Higher Japanese tariff to affect beef exports

Japan's move to increase tariffs on beef imports is a "spanner in the works" for New Zealand beef prices.

In ASB’s latest Farmshed Economics report, economists said prices were likely to drift lower over the remainder of the year.

On the back of surging beef imports, Japan had moved to lift the import tariff from 38.5% to 50% which would hurt overall export prices, as Japan was the highest-paying of New Zealand’s major beef markets.

The average beef export price in the Japanese market was more than 20% higher than the next-best market, and nearly 50% higher than prices in the United States, New Zealand’s largest market.

As a result of the tariff move, beef prices were likely to struggle to reach the $6 a kg mark this spring as had been hinted at in previous reports.

Beef prices (P2 steer per kg) had already dipped 2.6% over the past month, before the Japanese tariff announcement.

There were signs lamb prices might be closing in on a peak. Over the month, per kg prices lifted 1.5%, a more modest rise compared with the 5%-plus rises of previous months.

Still current prices were in stark contrast to last year’s levels. As they stood, prices represented a circa 25% increase on last year.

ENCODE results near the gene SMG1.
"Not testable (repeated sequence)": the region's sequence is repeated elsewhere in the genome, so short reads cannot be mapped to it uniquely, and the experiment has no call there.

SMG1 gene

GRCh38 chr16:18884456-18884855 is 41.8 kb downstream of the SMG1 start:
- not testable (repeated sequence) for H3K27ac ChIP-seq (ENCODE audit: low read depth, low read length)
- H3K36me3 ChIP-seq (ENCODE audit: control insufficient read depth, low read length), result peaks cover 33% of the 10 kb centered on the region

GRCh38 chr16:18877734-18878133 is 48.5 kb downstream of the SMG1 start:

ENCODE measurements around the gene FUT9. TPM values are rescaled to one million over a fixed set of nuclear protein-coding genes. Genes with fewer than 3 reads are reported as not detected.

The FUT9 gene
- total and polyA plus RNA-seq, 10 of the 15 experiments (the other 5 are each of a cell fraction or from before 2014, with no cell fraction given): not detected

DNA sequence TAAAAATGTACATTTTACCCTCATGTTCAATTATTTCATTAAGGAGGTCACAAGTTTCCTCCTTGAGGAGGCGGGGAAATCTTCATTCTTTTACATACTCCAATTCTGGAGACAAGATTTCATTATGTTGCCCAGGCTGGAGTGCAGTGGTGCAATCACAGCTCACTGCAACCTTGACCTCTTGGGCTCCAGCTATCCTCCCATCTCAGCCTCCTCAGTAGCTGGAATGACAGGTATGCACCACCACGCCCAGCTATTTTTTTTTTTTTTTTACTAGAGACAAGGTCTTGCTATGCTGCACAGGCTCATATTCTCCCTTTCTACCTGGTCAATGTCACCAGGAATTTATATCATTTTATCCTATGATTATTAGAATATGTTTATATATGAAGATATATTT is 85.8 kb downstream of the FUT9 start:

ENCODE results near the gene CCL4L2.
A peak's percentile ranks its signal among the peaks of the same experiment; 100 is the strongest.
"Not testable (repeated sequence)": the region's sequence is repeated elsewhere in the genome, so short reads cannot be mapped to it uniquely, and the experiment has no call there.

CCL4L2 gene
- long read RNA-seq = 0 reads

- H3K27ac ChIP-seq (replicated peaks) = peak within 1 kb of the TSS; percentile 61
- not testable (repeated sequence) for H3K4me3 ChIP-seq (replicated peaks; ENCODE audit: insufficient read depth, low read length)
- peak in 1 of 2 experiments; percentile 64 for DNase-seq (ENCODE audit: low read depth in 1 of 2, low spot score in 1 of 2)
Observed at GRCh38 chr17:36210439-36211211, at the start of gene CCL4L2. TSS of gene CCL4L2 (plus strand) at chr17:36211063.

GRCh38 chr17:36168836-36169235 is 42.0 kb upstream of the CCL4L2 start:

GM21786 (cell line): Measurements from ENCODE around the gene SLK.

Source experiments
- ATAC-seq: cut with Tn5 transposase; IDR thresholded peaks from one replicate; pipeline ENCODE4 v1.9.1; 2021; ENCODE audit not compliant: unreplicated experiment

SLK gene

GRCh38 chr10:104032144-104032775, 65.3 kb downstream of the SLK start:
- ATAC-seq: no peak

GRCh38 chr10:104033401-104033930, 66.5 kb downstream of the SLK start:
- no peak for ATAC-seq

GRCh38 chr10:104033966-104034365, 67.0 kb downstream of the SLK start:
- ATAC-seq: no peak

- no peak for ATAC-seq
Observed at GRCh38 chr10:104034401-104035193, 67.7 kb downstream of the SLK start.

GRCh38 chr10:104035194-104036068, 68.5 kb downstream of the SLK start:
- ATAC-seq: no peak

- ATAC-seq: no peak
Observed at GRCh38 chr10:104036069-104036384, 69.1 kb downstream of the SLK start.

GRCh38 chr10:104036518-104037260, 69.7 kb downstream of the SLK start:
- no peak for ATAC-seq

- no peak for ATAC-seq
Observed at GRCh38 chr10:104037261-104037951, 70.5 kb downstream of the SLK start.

The ANZ commodity price index slipped 0.8% in July, but international prices still remained 21% higher than in July last year.

Dairy prices increased 1.4% in July, led by milkfat prices — specifically butter (up 5.2%) and cheese (3.4%). Milk powder prices were largely unchanged and casein fell 1.9%. Records for milkfat prices had been posted  in recent months as insatiable demand in developed markets and softer European milk supply limited  their export volumes.

Seasonality had ensured tight Australasian supply, too, and Asian demand from a range of sources had driven tradeable milkfat prices to new highs.

Meat prices fell for the first time this year, down 3.4%. The decline was led by lamb prices which dropped 6.8%.

Lamb leg and forequarter prices declined as new season northern hemisphere production rose and valuation concerns in lower income markets affected prices.

Although commodity prices were showing signs of levelling out, the rise from a year ago was still stark, ANZ agri economist Con Williams said.

"With the construction sector still booming, but not incrementally adding more to growth as capacity constraints bite, buoyant commodity prices will act as an important substitute," he said.

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